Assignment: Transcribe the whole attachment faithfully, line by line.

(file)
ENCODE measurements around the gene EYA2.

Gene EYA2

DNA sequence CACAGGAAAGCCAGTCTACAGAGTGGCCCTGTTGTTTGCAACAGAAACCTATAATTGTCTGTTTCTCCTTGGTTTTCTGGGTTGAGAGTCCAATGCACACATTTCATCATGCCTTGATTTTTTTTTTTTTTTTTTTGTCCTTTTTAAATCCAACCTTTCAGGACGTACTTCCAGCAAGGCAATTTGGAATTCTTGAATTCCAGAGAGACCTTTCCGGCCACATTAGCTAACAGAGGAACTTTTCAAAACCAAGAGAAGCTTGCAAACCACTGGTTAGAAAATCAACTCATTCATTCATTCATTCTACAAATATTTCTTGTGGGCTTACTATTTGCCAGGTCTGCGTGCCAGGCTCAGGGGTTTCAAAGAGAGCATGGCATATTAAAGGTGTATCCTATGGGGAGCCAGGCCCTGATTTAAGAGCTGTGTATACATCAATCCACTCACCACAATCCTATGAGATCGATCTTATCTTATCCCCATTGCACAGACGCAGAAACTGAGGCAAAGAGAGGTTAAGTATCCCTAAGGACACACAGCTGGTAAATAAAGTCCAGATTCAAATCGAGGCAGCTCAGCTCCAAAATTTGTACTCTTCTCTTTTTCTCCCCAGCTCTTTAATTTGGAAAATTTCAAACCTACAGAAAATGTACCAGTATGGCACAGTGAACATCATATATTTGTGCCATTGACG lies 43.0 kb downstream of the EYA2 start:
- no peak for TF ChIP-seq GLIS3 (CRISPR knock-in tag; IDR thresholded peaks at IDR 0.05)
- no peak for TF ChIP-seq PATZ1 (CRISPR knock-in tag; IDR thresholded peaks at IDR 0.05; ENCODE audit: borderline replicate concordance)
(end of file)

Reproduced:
ENCODE measurements around the gene EYA2.

Gene EYA2

DNA sequence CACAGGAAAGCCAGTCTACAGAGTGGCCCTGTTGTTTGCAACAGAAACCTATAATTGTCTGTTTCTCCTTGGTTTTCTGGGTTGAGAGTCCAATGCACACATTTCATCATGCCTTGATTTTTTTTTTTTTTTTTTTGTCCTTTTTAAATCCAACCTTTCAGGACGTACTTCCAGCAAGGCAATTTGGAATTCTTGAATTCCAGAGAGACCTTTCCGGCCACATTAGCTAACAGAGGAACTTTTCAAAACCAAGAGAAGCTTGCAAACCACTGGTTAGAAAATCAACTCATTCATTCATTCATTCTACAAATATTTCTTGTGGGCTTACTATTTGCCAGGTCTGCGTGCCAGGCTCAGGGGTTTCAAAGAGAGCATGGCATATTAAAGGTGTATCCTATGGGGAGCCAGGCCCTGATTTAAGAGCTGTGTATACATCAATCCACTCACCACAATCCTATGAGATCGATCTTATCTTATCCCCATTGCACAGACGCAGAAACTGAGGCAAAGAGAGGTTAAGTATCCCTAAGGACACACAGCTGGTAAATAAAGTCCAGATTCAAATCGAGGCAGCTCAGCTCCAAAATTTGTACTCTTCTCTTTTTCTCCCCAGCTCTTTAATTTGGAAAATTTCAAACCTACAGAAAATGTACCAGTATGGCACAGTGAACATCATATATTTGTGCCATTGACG lies 43.0 kb downstream of the EYA2 start:
- no peak for TF ChIP-seq GLIS3 (CRISPR knock-in tag; IDR thresholded peaks at IDR 0.05)
- no peak for TF ChIP-seq PATZ1 (CRISPR knock-in tag; IDR thresholded peaks at IDR 0.05; ENCODE audit: borderline replicate concordance)